Take for example, Tender Lender’s motto, “Win Through Compromise” and its Japanese counterpart, “三日坊主”. “Mikka bouzu” (lit. “3-day monk”) is a fairly common phrase that is used to describe someone who is fickle or gets bored of things easily and who doesn’t see things through to the end. But in the hands of Tender Lender, both language versions use very unconventional interpretations of these everyday phrases to convey what terrible fate will befall anyone who doesn’t pay back their loan. In the Japanese version, Violetta interprets the phrase to mean “We make our clients as bald as monks in 3 days by stripping them of all their hair (aka: money)”, while in the English, she says that they win by “compromising” (aka: hurting) their clients.
Lastly, just in case you think localization only impacts short lines here and there, there is one tricky phrase that affected an entire episode. I’m talking, of course, of “Bridge to the Turnabout” or “華麗なる逆転” (“Karei naru Gyakuten” – The Magnificent Turnabout).
Iemoto ni, karei ni indou wo tatakitukete yarinasai
Literally: Send the Master off with a glorious last rite.
As those who have played this episode know, the key to this word puzzle hinges on something we learned in the second game: namely, that Pearl isn’t very good at complex Japanese characters/reading in English. Here, she mistakes 華麗 (“karei” – gorgeous, magnificent) and 引導 (“indou” – last rites, funeral) for the similar-sounding words カレー (“karee” – curry) and インド (“indo” – India). So she misunderstands the sentence as having something to do with “Indian curry”.
In the English version, she gets “gravely” and “(to) roast” mixed up with “gravy” and “(meat) roast”, and thus she used the gravy for the pot roast that was served for dinner on the Master. The reason we chose to go with “gravy” for the word play was actually because we couldn’t change the color of the sauce, so we had to pick a brown sauce and go from there. I remember searching for phrasings that would work with things like steak sauce and even onion soup!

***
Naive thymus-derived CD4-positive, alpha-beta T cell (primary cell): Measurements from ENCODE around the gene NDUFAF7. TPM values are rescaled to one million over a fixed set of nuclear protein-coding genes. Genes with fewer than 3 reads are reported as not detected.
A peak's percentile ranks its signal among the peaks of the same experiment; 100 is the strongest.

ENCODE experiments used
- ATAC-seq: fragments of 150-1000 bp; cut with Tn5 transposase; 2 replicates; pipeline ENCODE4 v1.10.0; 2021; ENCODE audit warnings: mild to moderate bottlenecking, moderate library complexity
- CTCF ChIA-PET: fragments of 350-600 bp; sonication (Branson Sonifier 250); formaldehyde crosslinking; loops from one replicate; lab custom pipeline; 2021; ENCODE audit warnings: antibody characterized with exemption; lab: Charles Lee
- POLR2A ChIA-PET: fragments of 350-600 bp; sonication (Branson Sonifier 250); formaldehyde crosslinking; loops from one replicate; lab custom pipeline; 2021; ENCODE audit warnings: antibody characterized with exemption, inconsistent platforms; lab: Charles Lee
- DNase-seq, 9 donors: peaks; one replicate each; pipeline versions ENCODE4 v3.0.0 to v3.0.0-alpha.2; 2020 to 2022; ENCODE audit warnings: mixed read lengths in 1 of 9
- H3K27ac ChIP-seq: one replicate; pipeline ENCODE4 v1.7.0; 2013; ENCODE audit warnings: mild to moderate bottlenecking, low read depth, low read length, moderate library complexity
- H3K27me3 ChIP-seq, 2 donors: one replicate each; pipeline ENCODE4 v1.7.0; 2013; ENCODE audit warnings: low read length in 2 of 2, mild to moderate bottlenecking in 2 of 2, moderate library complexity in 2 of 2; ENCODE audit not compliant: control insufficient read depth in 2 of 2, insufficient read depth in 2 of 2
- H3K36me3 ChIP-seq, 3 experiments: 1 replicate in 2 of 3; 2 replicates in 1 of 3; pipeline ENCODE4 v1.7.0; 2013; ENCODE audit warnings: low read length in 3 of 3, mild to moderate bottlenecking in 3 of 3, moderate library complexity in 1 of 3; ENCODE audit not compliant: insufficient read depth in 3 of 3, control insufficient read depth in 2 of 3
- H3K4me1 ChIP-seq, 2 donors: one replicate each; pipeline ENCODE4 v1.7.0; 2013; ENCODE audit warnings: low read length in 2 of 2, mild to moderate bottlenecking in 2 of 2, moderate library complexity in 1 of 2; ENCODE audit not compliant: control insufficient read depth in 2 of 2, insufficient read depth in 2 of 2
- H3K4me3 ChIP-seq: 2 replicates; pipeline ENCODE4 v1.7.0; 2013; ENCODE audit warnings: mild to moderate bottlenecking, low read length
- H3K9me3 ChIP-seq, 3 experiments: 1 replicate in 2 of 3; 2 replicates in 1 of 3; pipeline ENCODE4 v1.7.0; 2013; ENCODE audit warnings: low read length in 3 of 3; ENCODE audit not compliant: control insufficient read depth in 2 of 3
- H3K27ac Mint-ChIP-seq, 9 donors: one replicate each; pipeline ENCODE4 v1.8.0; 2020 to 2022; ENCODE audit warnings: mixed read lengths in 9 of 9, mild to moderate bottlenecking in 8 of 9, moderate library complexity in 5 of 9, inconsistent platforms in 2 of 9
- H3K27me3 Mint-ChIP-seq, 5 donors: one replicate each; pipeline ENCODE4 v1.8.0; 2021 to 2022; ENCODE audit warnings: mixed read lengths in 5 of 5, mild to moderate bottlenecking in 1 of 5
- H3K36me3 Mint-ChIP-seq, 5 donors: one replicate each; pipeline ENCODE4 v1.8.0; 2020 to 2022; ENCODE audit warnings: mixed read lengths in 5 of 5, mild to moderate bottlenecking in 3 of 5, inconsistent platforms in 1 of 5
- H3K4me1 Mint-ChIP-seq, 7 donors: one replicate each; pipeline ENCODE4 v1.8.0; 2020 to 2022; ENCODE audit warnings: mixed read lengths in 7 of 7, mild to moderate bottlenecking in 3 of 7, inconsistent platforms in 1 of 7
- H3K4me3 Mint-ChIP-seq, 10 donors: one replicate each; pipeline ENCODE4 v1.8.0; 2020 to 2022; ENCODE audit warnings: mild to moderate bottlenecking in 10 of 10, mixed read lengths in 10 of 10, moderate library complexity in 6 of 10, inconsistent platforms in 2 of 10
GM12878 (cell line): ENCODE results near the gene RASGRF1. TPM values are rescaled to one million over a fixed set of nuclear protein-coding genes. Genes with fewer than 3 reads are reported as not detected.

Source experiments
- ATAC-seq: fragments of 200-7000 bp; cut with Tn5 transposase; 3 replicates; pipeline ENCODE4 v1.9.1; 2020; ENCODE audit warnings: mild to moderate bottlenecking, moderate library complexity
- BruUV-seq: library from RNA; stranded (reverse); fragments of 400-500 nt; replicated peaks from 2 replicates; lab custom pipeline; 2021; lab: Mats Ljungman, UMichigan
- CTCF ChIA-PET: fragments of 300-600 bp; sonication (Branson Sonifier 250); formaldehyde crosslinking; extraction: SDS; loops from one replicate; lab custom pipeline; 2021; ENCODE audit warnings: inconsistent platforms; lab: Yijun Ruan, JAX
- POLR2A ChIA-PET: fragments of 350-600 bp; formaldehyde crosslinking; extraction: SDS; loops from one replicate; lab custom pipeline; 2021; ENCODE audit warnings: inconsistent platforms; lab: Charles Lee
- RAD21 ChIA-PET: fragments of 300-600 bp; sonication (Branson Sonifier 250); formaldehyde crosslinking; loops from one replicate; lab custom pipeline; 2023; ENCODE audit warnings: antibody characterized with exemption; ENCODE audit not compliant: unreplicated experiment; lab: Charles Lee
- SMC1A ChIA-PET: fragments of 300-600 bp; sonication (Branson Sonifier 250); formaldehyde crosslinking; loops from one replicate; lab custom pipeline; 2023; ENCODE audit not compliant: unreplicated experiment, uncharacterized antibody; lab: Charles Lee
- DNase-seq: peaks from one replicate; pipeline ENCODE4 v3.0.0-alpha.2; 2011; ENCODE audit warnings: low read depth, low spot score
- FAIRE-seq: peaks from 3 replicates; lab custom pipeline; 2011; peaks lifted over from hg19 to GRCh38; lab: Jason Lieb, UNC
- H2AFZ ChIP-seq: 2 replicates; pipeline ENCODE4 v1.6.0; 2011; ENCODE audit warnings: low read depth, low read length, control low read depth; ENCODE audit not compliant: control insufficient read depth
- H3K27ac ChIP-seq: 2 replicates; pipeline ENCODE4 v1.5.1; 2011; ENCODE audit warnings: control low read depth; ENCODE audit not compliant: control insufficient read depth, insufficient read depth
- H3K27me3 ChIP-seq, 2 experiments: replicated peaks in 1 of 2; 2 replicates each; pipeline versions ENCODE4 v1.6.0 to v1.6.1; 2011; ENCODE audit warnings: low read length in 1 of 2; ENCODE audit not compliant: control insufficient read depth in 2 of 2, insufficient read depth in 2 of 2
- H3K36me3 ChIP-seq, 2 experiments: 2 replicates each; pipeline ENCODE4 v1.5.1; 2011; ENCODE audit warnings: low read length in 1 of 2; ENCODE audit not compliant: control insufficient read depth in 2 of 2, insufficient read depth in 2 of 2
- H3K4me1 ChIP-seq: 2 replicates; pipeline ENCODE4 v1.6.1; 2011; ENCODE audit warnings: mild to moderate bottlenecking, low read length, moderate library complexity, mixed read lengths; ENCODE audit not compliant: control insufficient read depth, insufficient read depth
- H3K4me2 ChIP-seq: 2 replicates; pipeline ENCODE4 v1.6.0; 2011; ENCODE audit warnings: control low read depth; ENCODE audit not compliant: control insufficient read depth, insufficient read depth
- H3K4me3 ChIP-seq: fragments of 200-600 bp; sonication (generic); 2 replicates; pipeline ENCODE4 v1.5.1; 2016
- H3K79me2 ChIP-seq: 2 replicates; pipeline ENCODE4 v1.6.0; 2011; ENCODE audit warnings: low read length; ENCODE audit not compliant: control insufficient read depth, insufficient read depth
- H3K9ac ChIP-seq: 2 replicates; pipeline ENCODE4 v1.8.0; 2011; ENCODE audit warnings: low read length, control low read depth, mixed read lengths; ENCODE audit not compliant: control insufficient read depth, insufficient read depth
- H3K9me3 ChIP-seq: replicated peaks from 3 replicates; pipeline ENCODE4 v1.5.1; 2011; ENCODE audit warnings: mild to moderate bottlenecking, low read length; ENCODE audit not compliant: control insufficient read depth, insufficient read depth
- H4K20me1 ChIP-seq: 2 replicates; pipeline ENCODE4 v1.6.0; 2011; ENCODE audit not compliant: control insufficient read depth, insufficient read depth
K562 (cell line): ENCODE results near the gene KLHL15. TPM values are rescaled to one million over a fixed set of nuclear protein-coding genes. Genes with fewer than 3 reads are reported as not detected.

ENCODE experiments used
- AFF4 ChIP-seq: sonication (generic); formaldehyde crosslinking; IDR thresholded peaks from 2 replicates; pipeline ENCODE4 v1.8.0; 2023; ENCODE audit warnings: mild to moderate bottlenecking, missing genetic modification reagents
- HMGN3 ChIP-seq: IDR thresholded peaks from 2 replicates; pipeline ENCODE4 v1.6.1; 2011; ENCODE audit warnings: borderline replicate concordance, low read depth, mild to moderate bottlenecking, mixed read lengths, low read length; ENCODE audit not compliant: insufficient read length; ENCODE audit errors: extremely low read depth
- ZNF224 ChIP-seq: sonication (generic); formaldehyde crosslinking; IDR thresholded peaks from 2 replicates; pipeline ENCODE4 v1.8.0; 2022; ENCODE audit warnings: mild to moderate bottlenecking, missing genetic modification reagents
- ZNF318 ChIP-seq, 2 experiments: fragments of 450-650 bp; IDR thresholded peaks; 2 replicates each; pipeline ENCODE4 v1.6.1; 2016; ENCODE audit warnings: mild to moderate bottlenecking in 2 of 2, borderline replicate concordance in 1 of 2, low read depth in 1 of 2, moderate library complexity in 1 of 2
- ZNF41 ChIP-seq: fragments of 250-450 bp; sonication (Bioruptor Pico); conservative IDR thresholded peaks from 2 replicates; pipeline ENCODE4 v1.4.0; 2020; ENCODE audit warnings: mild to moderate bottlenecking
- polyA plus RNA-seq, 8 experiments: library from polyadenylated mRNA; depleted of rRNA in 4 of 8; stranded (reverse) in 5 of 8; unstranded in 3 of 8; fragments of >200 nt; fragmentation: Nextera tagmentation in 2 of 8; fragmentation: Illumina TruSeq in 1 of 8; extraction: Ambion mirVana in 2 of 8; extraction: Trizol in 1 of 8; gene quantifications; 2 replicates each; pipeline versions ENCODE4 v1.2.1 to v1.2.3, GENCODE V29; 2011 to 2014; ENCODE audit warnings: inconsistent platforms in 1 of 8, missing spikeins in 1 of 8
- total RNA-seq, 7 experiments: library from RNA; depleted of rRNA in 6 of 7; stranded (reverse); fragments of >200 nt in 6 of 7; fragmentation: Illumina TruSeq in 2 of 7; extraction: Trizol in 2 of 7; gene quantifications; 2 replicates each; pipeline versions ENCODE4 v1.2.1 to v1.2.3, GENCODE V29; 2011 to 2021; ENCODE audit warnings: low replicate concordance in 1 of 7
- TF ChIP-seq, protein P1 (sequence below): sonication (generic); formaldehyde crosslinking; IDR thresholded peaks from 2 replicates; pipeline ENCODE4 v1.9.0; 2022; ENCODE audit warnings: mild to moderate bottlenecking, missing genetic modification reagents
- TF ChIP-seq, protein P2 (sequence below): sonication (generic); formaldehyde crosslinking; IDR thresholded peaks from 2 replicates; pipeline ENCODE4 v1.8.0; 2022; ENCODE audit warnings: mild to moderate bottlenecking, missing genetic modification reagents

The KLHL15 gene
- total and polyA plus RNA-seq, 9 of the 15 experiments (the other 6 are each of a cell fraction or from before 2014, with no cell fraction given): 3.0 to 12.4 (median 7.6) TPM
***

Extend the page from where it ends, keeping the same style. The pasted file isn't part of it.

But all that aside, an unintended consequence of the wordplay needing to be localized was that it necessitated a change in the title of the episode itself. The word 華麗 (“karei”) held a lot of significance for the episode, and so the use of the word in the episode’s title was a nice callback in the Japanese version, but a simple word swap just wouldn’t do in the English version. “The Grave Turnabout” in English didn’t have the same sparkle and glory of the Japanese “The Magnificent Turnabout” (華麗なる逆転), so we set out to look for something else of significance that would make for an equally meaningful title.
Yeah… there were quite a few themes to choose from…
We brainstormed and brainstormed, and finally settled on “bridge” for a number of reasons, among which: 1) Dusky Bridge itself is pretty significant in the scheme of things, and 2) the trials and tribulations the characters endured were like a metaphorical bridge they had to cross to get to their futures, especially for Maya and her decision to claim the title of Master.
And there you have it! These examples were representative of just a few of the considerations we had to make while localizing the Ace Attorney games. If you’ve never tried before, I hope you’ll try to play them in different languages. It’s always neat to see how the more they differ, the more they remain the same.
I’ll be back in a bit for one last blog. In the meantime, Takumi-san will be here next week to shed some more light on his inspirations and the challenges he faced while creating the Ace Attorney games.